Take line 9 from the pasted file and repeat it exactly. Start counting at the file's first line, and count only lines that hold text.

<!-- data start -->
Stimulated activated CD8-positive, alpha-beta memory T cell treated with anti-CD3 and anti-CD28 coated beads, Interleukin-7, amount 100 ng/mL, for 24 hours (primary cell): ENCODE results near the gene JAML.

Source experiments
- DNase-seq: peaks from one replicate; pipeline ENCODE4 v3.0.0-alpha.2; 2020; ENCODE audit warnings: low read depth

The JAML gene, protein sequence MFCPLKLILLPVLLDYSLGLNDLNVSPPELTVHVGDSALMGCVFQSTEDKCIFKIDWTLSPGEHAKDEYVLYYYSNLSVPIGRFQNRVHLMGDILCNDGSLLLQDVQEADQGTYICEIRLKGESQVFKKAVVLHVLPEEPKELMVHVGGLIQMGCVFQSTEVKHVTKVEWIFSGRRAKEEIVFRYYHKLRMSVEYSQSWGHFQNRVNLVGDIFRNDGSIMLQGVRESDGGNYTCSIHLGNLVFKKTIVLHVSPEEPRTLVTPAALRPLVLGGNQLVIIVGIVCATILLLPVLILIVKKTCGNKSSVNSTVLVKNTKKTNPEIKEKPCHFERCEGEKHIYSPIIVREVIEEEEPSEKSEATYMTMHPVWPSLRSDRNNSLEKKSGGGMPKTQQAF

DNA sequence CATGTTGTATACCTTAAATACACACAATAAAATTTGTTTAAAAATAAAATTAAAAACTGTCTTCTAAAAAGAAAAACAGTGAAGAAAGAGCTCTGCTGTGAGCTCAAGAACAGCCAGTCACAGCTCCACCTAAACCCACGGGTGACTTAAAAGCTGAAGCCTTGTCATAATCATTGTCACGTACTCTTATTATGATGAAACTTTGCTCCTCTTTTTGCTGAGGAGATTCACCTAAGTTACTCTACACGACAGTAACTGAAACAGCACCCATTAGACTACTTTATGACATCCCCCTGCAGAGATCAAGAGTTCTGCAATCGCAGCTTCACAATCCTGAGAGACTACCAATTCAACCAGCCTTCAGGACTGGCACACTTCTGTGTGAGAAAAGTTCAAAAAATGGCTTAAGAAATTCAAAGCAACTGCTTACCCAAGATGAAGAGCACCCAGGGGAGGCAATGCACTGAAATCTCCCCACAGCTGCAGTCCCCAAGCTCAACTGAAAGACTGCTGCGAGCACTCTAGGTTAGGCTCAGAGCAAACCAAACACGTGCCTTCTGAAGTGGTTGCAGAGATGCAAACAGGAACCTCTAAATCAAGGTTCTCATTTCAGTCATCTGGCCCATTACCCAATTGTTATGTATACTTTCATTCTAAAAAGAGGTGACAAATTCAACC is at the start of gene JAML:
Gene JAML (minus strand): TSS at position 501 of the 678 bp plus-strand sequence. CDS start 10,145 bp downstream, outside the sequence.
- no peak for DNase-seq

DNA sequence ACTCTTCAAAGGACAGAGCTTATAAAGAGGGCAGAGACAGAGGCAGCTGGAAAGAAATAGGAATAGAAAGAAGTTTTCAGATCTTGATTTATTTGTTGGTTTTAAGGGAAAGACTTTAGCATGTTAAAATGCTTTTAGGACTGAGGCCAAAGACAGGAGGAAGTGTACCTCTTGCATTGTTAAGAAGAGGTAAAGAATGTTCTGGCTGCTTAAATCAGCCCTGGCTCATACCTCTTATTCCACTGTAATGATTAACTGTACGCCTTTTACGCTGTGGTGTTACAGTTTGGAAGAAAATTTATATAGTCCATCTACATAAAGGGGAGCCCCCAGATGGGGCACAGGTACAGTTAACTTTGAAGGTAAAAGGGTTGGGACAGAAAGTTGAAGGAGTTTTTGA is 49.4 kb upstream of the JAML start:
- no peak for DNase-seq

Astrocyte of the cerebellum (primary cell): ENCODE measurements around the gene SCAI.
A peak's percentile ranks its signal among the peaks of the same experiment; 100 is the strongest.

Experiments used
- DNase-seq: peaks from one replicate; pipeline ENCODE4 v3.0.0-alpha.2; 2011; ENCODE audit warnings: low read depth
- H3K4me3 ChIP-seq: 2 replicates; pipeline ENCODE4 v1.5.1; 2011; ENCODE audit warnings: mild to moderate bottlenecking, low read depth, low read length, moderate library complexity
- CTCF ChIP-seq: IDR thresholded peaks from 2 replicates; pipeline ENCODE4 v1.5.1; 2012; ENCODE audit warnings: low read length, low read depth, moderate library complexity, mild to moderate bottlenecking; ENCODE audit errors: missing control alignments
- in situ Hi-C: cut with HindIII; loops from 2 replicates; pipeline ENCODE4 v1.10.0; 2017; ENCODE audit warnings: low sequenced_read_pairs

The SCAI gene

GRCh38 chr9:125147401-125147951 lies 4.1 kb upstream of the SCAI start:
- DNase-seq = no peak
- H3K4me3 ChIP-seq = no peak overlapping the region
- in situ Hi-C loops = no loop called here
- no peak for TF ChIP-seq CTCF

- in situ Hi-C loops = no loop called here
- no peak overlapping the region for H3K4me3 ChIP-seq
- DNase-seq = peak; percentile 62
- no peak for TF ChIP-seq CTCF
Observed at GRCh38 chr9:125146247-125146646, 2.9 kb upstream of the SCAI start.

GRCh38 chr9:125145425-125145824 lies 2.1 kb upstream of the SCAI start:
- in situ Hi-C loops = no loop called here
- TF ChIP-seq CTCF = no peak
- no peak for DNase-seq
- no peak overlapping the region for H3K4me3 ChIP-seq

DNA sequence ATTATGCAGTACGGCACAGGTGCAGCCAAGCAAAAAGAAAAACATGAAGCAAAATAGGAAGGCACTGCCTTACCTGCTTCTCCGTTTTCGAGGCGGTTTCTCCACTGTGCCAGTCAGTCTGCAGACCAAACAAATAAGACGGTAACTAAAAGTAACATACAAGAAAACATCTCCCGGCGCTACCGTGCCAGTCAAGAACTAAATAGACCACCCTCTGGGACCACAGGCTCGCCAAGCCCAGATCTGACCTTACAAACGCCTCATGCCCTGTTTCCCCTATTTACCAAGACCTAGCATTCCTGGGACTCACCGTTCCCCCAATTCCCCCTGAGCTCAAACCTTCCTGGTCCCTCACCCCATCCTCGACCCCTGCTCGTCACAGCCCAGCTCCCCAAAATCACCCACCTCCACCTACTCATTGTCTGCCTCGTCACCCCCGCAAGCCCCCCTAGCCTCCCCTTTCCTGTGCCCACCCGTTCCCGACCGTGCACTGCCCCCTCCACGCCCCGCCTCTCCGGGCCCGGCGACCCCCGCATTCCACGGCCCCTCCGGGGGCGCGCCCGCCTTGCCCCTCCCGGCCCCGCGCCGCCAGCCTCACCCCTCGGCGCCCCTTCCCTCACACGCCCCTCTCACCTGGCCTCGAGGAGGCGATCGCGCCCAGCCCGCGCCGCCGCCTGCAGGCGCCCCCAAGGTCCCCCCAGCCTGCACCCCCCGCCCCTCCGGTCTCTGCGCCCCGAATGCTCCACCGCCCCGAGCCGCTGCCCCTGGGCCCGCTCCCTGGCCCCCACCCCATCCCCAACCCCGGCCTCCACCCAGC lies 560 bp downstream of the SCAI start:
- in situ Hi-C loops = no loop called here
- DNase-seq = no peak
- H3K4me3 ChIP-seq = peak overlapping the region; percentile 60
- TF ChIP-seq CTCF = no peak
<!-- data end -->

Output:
- no peak for DNase-seq